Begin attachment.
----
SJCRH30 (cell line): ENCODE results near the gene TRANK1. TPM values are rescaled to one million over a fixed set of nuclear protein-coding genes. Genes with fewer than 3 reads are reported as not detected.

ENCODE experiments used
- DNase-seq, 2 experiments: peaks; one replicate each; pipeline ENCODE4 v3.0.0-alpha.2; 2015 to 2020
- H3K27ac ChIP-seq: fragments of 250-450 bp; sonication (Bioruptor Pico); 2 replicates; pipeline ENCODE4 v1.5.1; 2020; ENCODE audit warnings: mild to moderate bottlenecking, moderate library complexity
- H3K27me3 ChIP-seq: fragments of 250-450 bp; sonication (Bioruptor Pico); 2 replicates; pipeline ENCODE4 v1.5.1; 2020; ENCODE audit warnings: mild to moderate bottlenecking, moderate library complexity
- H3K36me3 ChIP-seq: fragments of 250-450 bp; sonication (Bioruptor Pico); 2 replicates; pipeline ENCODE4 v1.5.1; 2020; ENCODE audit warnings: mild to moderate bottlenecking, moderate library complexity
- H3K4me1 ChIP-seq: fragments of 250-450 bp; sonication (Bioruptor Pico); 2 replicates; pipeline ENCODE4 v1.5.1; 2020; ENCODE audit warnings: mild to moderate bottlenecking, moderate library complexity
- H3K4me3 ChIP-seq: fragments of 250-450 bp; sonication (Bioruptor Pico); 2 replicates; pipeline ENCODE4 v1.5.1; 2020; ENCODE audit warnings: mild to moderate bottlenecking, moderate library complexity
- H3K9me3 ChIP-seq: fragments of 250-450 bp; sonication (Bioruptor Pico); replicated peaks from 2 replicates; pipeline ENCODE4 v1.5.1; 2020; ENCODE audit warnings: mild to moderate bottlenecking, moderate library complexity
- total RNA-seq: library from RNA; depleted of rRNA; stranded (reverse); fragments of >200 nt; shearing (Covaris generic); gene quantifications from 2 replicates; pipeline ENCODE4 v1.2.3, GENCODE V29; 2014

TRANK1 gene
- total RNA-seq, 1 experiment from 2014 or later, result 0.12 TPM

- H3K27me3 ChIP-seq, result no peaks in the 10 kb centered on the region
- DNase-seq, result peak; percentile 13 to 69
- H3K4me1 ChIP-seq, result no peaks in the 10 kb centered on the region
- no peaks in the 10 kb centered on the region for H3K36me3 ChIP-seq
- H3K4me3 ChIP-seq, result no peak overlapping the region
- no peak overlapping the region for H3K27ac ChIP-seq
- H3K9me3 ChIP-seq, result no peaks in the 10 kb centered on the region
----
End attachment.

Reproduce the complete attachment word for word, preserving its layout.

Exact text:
SJCRH30 (cell line): ENCODE results near the gene TRANK1. TPM values are rescaled to one million over a fixed set of nuclear protein-coding genes. Genes with fewer than 3 reads are reported as not detected.

ENCODE experiments used
- DNase-seq, 2 experiments: peaks; one replicate each; pipeline ENCODE4 v3.0.0-alpha.2; 2015 to 2020
- H3K27ac ChIP-seq: fragments of 250-450 bp; sonication (Bioruptor Pico); 2 replicates; pipeline ENCODE4 v1.5.1; 2020; ENCODE audit warnings: mild to moderate bottlenecking, moderate library complexity
- H3K27me3 ChIP-seq: fragments of 250-450 bp; sonication (Bioruptor Pico); 2 replicates; pipeline ENCODE4 v1.5.1; 2020; ENCODE audit warnings: mild to moderate bottlenecking, moderate library complexity
- H3K36me3 ChIP-seq: fragments of 250-450 bp; sonication (Bioruptor Pico); 2 replicates; pipeline ENCODE4 v1.5.1; 2020; ENCODE audit warnings: mild to moderate bottlenecking, moderate library complexity
- H3K4me1 ChIP-seq: fragments of 250-450 bp; sonication (Bioruptor Pico); 2 replicates; pipeline ENCODE4 v1.5.1; 2020; ENCODE audit warnings: mild to moderate bottlenecking, moderate library complexity
- H3K4me3 ChIP-seq: fragments of 250-450 bp; sonication (Bioruptor Pico); 2 replicates; pipeline ENCODE4 v1.5.1; 2020; ENCODE audit warnings: mild to moderate bottlenecking, moderate library complexity
- H3K9me3 ChIP-seq: fragments of 250-450 bp; sonication (Bioruptor Pico); replicated peaks from 2 replicates; pipeline ENCODE4 v1.5.1; 2020; ENCODE audit warnings: mild to moderate bottlenecking, moderate library complexity
- total RNA-seq: library from RNA; depleted of rRNA; stranded (reverse); fragments of >200 nt; shearing (Covaris generic); gene quantifications from 2 replicates; pipeline ENCODE4 v1.2.3, GENCODE V29; 2014

TRANK1 gene
- total RNA-seq, 1 experiment from 2014 or later, result 0.12 TPM

- H3K27me3 ChIP-seq, result no peaks in the 10 kb centered on the region
- DNase-seq, result peak; percentile 13 to 69
- H3K4me1 ChIP-seq, result no peaks in the 10 kb centered on the region
- no peaks in the 10 kb centered on the region for H3K36me3 ChIP-seq
- H3K4me3 ChIP-seq, result no peak overlapping the region
- no peak overlapping the region for H3K27ac ChIP-seq
- H3K9me3 ChIP-seq, result no peaks in the 10 kb centered on the region